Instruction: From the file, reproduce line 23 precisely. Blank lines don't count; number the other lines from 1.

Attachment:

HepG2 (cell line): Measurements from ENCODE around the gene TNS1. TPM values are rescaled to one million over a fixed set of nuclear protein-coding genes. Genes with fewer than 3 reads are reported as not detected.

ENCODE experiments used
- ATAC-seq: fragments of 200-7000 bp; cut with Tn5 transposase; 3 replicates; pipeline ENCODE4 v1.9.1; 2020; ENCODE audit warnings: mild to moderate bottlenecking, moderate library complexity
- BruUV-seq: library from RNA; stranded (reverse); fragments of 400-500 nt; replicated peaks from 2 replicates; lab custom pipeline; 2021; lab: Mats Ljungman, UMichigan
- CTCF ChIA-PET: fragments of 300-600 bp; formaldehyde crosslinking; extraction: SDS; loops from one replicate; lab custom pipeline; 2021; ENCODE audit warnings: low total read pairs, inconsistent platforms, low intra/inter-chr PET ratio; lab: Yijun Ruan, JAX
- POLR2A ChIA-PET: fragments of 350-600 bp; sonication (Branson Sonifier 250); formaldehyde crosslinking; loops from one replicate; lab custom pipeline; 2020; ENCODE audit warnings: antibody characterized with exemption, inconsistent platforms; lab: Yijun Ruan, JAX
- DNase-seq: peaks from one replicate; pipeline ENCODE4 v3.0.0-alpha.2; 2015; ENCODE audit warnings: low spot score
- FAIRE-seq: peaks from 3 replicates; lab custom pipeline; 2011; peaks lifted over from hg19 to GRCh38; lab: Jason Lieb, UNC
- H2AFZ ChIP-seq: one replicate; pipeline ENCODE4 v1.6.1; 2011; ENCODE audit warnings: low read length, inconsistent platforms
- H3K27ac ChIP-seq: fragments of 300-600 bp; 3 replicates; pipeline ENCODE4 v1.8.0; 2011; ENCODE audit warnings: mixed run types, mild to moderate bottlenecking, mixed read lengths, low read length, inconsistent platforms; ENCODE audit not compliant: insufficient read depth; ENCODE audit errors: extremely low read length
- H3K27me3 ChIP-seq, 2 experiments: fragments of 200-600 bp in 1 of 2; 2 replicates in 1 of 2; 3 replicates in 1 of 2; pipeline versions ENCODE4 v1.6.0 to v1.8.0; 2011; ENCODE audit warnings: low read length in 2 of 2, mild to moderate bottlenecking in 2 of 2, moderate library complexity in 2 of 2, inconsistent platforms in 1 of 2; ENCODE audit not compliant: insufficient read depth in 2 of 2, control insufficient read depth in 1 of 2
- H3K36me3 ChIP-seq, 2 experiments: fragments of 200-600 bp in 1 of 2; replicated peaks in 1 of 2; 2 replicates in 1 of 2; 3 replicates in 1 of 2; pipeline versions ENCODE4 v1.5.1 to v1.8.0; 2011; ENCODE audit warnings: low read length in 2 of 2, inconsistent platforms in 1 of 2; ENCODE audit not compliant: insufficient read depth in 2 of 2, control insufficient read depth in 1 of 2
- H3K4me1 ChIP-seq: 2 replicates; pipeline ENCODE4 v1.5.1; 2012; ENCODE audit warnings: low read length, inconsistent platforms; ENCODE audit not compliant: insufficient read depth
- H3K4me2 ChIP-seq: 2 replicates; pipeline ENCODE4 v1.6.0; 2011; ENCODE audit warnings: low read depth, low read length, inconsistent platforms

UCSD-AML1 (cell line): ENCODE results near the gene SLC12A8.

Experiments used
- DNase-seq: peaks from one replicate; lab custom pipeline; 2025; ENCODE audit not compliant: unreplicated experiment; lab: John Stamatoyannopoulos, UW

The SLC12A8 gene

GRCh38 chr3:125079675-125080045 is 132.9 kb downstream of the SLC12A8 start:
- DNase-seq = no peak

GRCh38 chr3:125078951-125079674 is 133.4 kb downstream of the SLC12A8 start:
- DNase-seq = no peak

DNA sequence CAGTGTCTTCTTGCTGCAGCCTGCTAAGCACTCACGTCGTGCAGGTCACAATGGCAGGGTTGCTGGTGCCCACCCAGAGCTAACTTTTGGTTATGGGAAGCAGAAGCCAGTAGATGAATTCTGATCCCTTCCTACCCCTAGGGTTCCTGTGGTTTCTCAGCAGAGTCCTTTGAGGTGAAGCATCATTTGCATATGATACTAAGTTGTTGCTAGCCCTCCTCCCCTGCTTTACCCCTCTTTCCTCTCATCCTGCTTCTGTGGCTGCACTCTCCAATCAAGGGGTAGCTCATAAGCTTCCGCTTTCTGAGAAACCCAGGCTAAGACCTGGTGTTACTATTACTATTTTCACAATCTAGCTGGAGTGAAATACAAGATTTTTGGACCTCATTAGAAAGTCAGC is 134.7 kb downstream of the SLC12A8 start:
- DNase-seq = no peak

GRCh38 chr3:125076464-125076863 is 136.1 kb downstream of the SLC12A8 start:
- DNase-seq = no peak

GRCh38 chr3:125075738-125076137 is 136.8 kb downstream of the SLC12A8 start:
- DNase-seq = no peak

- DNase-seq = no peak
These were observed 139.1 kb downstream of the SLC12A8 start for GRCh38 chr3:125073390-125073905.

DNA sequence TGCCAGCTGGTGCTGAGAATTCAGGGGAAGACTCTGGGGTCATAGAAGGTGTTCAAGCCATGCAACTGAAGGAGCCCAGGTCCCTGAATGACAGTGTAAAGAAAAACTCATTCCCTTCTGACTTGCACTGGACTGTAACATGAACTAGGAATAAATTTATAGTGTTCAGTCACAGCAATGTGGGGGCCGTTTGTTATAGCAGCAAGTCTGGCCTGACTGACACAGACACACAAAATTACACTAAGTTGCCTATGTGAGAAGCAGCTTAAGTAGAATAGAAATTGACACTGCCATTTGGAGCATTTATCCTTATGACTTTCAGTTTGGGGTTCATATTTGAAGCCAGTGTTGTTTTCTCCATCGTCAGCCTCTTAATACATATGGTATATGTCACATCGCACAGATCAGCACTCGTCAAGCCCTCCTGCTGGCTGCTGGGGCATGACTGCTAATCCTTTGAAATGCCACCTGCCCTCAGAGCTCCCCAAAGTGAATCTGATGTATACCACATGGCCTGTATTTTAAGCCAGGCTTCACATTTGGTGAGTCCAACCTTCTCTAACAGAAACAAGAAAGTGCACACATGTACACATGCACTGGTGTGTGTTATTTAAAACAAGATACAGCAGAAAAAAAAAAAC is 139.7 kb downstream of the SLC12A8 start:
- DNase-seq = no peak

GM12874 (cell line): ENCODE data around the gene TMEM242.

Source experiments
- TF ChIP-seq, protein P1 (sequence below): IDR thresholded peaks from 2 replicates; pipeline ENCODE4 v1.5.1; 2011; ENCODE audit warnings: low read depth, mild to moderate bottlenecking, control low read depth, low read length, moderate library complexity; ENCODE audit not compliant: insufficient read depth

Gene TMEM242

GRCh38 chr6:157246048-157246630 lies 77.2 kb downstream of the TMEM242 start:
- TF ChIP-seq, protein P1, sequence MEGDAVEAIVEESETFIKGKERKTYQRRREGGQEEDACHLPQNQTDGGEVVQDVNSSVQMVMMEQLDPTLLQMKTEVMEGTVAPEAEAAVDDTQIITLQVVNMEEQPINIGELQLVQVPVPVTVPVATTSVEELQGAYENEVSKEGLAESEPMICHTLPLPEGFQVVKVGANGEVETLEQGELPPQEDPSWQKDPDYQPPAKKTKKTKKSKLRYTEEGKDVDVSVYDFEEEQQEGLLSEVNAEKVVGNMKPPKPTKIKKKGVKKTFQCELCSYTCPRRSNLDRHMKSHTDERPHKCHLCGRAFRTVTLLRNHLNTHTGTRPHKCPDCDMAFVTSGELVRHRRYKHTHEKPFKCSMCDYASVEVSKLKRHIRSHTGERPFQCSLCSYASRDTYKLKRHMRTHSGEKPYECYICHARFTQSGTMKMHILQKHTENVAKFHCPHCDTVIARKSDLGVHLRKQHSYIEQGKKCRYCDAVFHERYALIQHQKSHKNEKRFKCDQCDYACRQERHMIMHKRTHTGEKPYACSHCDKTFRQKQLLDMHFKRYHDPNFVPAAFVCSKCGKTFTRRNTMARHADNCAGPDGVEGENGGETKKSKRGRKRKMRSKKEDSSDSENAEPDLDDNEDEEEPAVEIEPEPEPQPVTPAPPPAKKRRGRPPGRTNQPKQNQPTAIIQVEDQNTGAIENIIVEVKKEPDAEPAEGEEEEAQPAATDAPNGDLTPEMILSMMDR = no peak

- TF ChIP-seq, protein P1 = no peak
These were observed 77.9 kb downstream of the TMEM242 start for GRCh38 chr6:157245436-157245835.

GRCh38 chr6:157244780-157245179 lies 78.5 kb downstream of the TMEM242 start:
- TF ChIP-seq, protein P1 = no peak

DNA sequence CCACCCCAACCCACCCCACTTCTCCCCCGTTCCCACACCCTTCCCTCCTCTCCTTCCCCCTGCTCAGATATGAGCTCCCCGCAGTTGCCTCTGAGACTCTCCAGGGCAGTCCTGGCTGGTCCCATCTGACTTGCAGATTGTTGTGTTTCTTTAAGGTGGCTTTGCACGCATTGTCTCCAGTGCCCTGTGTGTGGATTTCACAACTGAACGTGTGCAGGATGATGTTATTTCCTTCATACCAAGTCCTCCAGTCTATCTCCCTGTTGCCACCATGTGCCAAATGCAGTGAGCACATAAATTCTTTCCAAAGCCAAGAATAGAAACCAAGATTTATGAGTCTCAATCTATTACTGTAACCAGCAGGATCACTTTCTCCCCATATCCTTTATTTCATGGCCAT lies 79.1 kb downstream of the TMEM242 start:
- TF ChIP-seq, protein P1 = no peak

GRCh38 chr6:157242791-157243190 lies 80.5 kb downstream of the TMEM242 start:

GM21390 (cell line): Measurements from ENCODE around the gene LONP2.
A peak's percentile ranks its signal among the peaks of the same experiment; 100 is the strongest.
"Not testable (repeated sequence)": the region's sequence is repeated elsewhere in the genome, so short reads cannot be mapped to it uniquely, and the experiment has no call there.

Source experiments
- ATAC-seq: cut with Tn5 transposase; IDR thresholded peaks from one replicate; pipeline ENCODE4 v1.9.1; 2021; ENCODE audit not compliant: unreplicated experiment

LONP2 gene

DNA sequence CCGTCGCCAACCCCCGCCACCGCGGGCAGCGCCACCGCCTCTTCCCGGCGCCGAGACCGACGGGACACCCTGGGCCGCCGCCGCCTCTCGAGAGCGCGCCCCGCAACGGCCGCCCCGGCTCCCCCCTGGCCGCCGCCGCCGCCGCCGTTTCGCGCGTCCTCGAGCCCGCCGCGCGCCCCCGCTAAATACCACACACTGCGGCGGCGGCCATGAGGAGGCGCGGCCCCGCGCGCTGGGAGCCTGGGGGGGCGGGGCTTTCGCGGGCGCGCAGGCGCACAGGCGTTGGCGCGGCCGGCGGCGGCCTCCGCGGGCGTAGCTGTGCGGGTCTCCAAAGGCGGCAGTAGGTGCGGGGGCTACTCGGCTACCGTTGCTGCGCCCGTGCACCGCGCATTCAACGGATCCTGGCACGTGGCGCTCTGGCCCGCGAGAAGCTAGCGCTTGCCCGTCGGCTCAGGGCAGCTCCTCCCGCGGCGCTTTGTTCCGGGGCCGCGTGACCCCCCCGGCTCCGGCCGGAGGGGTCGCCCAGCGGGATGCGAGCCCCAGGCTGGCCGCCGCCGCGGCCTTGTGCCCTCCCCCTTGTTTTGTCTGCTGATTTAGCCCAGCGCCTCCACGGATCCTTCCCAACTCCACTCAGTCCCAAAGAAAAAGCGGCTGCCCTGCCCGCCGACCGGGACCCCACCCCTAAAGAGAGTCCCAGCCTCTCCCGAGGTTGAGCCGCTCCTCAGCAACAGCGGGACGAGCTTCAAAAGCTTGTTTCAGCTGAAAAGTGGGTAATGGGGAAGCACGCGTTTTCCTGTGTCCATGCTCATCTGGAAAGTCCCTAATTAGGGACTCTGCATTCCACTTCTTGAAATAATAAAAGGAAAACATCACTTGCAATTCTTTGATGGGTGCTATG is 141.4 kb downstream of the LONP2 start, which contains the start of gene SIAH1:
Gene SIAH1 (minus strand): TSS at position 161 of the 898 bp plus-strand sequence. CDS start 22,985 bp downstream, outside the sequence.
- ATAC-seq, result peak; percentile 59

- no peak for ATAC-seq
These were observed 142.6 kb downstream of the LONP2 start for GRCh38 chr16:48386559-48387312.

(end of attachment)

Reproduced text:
DNA sequence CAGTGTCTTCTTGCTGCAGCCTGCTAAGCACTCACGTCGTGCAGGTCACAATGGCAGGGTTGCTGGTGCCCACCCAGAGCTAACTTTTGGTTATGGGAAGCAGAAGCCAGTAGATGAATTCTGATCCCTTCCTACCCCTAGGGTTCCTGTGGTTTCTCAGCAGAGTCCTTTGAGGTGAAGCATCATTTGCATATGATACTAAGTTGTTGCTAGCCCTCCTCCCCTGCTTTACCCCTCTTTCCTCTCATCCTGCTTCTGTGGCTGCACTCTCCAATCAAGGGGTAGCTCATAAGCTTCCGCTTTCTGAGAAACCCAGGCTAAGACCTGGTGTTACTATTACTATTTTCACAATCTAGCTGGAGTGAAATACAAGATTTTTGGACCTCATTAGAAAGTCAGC is 134.7 kb downstream of the SLC12A8 start: